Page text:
The ICOM 3.0 Intelligent Conceptual Modelling tool and methodology

Paper Title: 
The ICOM 3.0 Intelligent Conceptual Modelling tool and methodology
Pablo R. Fillottrani, Enrico Franconi, Sergio Tessaris
ICOM (version 3.0) is an advanced conceptual modelling tool, which allows the user to design multiple extended ontologies. Each project can be organised into several ontologies, with the possibility to include inter- and intra-ontology constraints. Complete logical reasoning is employed by the tool to verify the specification, infer implicit facts, devise stricter constraints, and manifest any inconsistency. ICOM is fully integrated with a very powerful description logic reasoning server which acts as a background inference engine. The intention behind ICOM is to provide a simple conceptual modelling tool that demonstrates the use of, and stimulates interest in, the novel and powerful knowledge representation based technologies for database and ontology design.
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Submission type: 
Tool/System Report
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This is a revised resubmission after an "accept pending minor revisions", which has now been accepted for publication. The reviews below are for the original submission.

Solicited review by Andreas Harth:

The paper presents a tool for modelling ontologies based on a UML-style class diagram metaphor.
The tool integrates complete logical reasoning support.

More than half of the paper discuss several example scenarios in which reasoning helps to amend the modelled artifact and uncover logical inconsistencies.
The paper should spend less space on describing example scenarios and more on fundamental properties of the system.
For example, the authors claim that the "ICOM interace supports ontology engineers in engineering ontologies that meets [sic] clear and measurable quality criteria", but fail to mention these criteria, and do not explain how these criteria are measured (I would guess the authors propose to use the number of logical inconsistencies as quality criteria).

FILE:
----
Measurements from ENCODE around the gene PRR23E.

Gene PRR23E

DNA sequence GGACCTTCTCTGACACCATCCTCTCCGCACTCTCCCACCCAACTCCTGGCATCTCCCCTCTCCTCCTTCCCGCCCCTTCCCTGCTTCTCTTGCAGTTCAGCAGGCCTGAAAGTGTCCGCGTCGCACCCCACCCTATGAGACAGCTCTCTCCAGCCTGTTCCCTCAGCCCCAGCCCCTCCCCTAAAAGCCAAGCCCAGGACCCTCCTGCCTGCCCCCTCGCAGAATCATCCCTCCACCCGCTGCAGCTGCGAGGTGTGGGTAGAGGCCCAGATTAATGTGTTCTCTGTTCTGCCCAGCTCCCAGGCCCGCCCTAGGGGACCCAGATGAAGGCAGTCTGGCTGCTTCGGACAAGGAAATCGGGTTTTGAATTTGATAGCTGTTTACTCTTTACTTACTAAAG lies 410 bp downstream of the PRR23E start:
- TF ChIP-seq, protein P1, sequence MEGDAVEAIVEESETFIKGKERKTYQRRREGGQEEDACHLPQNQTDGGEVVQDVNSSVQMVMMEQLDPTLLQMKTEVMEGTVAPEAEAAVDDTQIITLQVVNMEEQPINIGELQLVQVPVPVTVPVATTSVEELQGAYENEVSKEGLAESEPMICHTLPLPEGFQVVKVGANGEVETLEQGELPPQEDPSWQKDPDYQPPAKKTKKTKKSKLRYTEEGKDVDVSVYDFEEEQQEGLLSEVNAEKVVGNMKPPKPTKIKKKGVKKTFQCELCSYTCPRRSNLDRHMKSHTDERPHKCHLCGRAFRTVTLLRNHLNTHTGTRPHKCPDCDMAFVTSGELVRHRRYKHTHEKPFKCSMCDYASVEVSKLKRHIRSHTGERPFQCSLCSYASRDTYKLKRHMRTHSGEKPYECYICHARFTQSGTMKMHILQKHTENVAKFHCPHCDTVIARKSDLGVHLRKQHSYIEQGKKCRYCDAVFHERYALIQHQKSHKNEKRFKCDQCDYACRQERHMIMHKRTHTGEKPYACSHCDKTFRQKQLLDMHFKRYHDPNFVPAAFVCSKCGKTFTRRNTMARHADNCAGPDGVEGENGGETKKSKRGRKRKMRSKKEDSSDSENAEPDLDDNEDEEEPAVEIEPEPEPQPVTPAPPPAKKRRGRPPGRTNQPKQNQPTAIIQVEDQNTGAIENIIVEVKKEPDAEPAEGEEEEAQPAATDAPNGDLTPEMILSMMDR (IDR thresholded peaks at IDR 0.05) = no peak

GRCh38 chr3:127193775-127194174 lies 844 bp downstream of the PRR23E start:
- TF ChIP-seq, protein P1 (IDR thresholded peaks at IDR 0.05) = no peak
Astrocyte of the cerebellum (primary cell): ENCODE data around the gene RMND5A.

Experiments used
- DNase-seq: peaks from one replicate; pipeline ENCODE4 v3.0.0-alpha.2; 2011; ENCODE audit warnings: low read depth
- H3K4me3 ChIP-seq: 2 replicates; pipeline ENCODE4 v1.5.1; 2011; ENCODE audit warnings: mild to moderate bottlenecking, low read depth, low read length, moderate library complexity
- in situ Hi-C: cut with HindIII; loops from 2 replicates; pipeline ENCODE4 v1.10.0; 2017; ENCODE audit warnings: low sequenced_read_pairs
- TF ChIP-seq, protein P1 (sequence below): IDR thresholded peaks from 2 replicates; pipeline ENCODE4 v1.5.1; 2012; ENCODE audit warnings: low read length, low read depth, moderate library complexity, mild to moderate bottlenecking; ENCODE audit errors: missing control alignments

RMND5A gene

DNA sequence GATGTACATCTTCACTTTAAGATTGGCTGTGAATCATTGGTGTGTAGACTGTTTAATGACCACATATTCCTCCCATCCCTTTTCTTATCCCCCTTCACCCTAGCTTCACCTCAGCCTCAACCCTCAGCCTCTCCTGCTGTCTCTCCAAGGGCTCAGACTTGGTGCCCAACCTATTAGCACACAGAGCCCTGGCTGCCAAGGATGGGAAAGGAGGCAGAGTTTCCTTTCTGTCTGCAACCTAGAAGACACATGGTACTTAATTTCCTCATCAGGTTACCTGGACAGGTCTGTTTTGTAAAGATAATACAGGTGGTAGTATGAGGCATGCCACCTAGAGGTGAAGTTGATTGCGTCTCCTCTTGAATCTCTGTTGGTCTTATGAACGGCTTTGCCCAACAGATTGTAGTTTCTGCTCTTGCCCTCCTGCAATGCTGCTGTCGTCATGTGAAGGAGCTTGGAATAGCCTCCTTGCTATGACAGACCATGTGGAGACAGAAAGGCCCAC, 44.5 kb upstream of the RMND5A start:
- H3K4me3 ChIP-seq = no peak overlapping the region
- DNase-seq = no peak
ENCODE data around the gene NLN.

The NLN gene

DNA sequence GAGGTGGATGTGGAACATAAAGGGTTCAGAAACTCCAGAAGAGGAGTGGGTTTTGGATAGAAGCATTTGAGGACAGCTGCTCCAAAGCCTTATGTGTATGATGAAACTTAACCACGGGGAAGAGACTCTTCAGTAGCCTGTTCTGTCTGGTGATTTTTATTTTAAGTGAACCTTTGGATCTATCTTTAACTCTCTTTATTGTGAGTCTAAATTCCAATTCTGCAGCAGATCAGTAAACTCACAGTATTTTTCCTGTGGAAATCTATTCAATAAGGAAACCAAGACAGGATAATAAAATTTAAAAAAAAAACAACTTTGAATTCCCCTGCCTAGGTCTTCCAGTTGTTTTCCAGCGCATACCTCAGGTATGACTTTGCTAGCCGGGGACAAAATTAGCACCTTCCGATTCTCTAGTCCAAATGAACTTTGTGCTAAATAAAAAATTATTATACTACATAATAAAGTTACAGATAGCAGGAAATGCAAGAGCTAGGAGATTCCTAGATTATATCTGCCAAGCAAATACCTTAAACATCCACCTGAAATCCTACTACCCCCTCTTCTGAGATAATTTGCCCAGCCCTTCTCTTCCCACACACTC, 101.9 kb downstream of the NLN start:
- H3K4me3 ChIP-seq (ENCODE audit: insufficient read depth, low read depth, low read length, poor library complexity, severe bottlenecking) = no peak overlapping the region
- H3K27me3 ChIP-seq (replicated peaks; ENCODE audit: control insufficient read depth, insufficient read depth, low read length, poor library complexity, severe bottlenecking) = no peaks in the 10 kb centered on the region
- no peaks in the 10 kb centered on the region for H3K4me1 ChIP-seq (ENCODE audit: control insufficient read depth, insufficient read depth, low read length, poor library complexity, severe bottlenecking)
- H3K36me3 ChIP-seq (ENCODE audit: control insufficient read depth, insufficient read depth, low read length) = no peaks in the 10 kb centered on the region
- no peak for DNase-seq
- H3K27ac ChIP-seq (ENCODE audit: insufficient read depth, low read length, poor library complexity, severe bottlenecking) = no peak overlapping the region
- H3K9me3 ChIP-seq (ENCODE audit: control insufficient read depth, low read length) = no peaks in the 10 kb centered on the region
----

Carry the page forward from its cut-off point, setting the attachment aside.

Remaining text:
Also, the authors should provide a clearer exposition of what they mean with "general entailment" (main points in the Introduction).
Again, my guess would be that ICOM adds handling of cardinality contraints, but maybe there is more.
Rather than mentioning scenarios, the paper should try to identify key points in a more principled manner.

A discussion of how the ICOM tool helps to address the two key points would be helpful.
I acknowledge that a formal evaluation is beyond the criteria set forth in the call, but the author should try to present anectodal evidence or at least a discussion.

I'd also be interested in how large the ontologies can be that graphical modelling still makes sense (10s of classes, 100s, 1000s?).
Similarly, can you provide a statement about the scalabilty of the reasoning procedure in face of 1000s of concepts.

Solicited review by Stijn Heymans:


The paper describes the ICOM 3.0 tool for conceptual modeling of
UML-like languages with reasoning support via Description Logics to
help validate the models. The system is especially helpful for
validating integrated models (and support for the integration of
models is provided).


The paper is well-written and communicates clearly what the system is
capable of by means of some well-chosen use case scenarios. The
angle of approach is extremely useful for modelers out there in the
real world vs the SW community. For example, in healthcare most
models (e.g., the HL7 RIM) are formulated in UML. There is however
interest in using SW technologics (i.e., DL reasoners) in lots of
healthcare applications.

Bridging this gap as the ICOM system is sure to make the threshold for
using SW technologies smaller than it is now.

A minor negative point is that I would like to see the following
things in the paper:

1- The authors write that one can import XMI (which is exactly what is
needed!); what does this mean exactly - in other words what of UML 2.0
could you for example not handle?

2- I would like to see a future work section; where do you want to go
with this system (you mention ORM)? Are there plans to tackle real
use cases?


1- Section 2.1: "engineer in the creating" -> "engineer in creating"
2- Section 2.1: "mOrigin is a included" -> "mOrigin is included"
3- Section 2.2: "the ontology introduced the view" -> present tense
for introduce is more appropriate.
4- Section 3: In this section the quality of the English goes down,
please check:
4-1 "one or more UML class diagram" -> diagrams
4-2 "Isa" -> you wrote this before and after as IsA
4-3 "Upon their creation the system allocate" -> allocates
4-4 "speed identification" -> speed up
4-5 "exploiting its full capabilities require" -> requires

Solicited review by anonymous reviewer:

This paper presents ICOM, a conceptual modelling tool that allows users to design multiple EER or UML diagrams with inter- and intra-model constraints. The paper is clear and well written. The main part of the paper introduces the editor, its connection to a Description Logic reasoner and some example user scenarios.

Here are some minor comments:

- Given that OWL API is widely used these days for Description Logic reasoners, OWL API should be mentioned and comparisons between OWL API and DIG interface should be provided.

- The paper seems to regard EER and UML diagrams as ontologies, which is not widely agreed. The paper should justify why.

- The paper does not discuss any related work, such as those on using UML diagrams to model ontologies. This should be added should the paper be accepted.